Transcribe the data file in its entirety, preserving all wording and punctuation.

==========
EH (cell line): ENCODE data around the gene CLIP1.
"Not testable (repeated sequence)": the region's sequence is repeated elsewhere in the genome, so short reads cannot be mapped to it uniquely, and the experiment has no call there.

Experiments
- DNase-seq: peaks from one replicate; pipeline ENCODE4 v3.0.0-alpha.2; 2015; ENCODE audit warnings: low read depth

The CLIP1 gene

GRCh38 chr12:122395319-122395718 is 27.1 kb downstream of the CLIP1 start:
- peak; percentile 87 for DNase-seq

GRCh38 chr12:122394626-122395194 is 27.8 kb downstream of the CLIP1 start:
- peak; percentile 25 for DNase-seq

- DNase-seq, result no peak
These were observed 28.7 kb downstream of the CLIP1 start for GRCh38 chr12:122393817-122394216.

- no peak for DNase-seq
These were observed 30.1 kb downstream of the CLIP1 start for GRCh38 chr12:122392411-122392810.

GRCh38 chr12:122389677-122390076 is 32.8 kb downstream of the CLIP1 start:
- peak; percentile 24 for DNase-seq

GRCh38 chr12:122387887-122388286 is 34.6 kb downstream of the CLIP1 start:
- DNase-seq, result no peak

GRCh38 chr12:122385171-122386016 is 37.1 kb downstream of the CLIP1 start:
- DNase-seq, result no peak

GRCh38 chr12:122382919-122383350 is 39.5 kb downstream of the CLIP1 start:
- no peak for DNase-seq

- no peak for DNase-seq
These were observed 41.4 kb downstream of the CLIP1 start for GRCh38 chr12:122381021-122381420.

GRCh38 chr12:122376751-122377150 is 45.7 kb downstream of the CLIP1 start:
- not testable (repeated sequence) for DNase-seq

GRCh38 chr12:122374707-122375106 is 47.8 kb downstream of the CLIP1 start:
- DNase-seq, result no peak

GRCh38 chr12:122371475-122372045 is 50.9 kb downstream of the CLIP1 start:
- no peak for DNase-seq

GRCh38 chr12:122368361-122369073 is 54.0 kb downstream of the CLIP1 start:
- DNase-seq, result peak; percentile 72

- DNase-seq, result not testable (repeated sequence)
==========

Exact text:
EH (cell line): ENCODE data around the gene CLIP1.
"Not testable (repeated sequence)": the region's sequence is repeated elsewhere in the genome, so short reads cannot be mapped to it uniquely, and the experiment has no call there.

Experiments
- DNase-seq: peaks from one replicate; pipeline ENCODE4 v3.0.0-alpha.2; 2015; ENCODE audit warnings: low read depth

The CLIP1 gene

GRCh38 chr12:122395319-122395718 is 27.1 kb downstream of the CLIP1 start:
- peak; percentile 87 for DNase-seq

GRCh38 chr12:122394626-122395194 is 27.8 kb downstream of the CLIP1 start:
- peak; percentile 25 for DNase-seq

- DNase-seq, result no peak
These were observed 28.7 kb downstream of the CLIP1 start for GRCh38 chr12:122393817-122394216.

- no peak for DNase-seq
These were observed 30.1 kb downstream of the CLIP1 start for GRCh38 chr12:122392411-122392810.

GRCh38 chr12:122389677-122390076 is 32.8 kb downstream of the CLIP1 start:
- peak; percentile 24 for DNase-seq

GRCh38 chr12:122387887-122388286 is 34.6 kb downstream of the CLIP1 start:
- DNase-seq, result no peak

GRCh38 chr12:122385171-122386016 is 37.1 kb downstream of the CLIP1 start:
- DNase-seq, result no peak

GRCh38 chr12:122382919-122383350 is 39.5 kb downstream of the CLIP1 start:
- no peak for DNase-seq

- no peak for DNase-seq
These were observed 41.4 kb downstream of the CLIP1 start for GRCh38 chr12:122381021-122381420.

GRCh38 chr12:122376751-122377150 is 45.7 kb downstream of the CLIP1 start:
- not testable (repeated sequence) for DNase-seq

GRCh38 chr12:122374707-122375106 is 47.8 kb downstream of the CLIP1 start:
- DNase-seq, result no peak

GRCh38 chr12:122371475-122372045 is 50.9 kb downstream of the CLIP1 start:
- no peak for DNase-seq

GRCh38 chr12:122368361-122369073 is 54.0 kb downstream of the CLIP1 start:
- DNase-seq, result peak; percentile 72

- DNase-seq, result not testable (repeated sequence)